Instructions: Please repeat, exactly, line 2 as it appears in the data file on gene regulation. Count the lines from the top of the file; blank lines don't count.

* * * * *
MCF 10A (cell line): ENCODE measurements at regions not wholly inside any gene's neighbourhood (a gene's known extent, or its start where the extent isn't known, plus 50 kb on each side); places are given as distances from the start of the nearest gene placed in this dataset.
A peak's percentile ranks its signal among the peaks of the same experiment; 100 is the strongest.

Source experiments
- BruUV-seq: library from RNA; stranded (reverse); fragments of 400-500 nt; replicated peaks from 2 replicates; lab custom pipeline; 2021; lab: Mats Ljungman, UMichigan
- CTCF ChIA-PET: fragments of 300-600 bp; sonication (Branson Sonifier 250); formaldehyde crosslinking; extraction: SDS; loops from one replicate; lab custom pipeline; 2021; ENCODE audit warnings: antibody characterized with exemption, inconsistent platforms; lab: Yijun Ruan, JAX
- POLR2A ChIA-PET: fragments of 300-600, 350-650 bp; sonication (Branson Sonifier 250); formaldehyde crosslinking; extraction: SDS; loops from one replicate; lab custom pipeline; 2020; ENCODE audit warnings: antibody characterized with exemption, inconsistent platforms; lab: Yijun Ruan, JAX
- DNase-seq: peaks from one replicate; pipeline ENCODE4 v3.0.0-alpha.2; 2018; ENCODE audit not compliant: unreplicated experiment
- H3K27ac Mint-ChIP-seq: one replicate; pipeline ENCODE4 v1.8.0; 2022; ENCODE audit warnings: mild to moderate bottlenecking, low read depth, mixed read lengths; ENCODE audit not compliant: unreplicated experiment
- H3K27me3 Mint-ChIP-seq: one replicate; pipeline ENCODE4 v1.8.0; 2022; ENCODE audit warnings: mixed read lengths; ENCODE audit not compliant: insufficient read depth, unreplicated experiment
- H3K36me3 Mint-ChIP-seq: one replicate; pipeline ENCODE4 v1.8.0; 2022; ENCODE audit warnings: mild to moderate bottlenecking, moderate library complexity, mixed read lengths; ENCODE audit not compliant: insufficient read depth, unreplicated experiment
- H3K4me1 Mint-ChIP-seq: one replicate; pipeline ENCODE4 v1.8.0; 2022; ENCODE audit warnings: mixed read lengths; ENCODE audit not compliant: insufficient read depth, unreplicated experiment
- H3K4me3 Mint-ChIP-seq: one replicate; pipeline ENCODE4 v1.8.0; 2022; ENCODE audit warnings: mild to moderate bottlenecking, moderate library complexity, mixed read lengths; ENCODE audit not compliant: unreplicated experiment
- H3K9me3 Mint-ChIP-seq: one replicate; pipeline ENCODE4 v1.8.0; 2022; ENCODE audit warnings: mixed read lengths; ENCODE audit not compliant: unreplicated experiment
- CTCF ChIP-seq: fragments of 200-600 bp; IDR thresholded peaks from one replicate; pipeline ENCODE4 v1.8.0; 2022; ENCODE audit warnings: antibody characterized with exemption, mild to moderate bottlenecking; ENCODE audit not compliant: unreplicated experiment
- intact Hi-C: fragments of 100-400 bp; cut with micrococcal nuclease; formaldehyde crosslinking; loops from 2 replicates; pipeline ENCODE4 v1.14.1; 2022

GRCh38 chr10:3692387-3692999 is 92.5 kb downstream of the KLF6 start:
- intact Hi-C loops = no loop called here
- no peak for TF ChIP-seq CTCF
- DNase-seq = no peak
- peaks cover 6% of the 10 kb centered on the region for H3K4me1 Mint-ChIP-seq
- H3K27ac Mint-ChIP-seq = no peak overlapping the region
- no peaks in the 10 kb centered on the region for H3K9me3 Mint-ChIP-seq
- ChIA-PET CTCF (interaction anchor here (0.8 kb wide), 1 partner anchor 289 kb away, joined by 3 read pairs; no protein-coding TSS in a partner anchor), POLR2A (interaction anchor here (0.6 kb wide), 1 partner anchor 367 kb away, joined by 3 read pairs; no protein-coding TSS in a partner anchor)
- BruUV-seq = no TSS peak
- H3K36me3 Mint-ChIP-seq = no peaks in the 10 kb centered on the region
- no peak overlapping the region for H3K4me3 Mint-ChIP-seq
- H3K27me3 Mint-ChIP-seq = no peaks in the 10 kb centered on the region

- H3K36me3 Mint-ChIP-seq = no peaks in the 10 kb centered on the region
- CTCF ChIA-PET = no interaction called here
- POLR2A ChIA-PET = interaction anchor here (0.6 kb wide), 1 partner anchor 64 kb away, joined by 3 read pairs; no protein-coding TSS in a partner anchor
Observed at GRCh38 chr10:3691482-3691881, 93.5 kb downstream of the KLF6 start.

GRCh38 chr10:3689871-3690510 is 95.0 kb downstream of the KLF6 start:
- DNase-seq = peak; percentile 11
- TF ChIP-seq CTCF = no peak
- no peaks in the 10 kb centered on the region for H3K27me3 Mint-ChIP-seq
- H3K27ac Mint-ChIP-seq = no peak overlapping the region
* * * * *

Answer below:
A peak's percentile ranks its signal among the peaks of the same experiment; 100 is the strongest.